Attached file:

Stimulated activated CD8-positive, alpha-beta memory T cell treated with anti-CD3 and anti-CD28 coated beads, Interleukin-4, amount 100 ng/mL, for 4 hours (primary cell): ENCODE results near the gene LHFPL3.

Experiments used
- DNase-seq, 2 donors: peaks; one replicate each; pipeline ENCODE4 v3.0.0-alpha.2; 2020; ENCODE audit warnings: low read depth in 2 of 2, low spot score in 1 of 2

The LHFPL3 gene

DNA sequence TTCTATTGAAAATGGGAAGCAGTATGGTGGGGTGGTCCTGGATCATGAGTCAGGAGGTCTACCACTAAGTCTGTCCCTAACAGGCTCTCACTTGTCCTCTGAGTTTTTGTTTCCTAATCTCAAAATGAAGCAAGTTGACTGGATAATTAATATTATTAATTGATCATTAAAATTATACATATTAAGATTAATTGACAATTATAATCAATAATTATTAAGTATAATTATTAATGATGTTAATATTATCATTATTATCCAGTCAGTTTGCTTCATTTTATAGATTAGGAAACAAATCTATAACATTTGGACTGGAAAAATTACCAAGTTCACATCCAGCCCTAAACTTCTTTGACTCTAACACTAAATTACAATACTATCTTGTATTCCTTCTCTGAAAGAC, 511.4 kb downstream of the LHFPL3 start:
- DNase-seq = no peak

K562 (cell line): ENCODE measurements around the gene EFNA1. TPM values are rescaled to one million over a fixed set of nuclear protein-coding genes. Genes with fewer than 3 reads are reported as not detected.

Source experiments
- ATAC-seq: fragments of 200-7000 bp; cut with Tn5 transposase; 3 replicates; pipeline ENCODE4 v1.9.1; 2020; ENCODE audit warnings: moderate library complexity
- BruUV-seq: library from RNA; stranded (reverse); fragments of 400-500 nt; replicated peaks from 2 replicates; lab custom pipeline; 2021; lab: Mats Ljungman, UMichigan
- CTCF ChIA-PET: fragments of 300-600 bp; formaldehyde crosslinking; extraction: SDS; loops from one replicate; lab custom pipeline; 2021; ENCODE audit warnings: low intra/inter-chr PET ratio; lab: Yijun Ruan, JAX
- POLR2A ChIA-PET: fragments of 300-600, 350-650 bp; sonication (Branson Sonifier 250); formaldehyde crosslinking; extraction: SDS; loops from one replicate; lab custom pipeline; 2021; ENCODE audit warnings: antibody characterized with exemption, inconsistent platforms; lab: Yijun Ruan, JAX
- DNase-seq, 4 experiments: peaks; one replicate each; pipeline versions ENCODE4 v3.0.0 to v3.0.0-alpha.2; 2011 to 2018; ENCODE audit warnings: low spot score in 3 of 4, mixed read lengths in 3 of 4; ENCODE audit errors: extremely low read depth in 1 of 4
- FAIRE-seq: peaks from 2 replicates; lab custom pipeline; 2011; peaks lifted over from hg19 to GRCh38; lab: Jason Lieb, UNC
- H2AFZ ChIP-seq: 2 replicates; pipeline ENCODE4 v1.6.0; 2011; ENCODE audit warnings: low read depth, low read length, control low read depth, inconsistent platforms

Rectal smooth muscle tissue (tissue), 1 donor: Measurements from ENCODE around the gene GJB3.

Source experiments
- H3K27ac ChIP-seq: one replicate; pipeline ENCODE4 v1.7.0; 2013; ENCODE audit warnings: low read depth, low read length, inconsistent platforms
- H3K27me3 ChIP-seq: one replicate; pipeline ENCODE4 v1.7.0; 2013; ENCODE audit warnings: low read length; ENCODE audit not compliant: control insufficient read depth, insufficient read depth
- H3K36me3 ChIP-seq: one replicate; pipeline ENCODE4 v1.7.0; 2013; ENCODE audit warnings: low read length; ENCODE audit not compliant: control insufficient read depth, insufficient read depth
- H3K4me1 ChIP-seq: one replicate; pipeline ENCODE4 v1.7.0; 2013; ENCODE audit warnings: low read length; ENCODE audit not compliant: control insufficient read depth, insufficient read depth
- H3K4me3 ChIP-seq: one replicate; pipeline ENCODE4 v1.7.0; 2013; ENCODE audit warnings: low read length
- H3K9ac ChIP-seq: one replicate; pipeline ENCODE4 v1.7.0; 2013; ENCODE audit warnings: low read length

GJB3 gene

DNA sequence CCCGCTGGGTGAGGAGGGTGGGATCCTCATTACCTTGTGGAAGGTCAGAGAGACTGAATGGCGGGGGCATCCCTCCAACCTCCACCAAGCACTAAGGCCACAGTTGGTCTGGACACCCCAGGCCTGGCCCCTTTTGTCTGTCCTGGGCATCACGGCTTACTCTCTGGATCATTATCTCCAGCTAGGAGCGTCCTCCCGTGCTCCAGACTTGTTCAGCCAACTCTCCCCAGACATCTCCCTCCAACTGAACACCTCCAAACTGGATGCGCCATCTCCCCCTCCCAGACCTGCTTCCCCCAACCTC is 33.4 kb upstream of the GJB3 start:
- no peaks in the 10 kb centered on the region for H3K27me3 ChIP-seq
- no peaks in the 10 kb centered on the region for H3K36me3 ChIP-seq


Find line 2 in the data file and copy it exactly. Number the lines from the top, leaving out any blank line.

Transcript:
Experiments used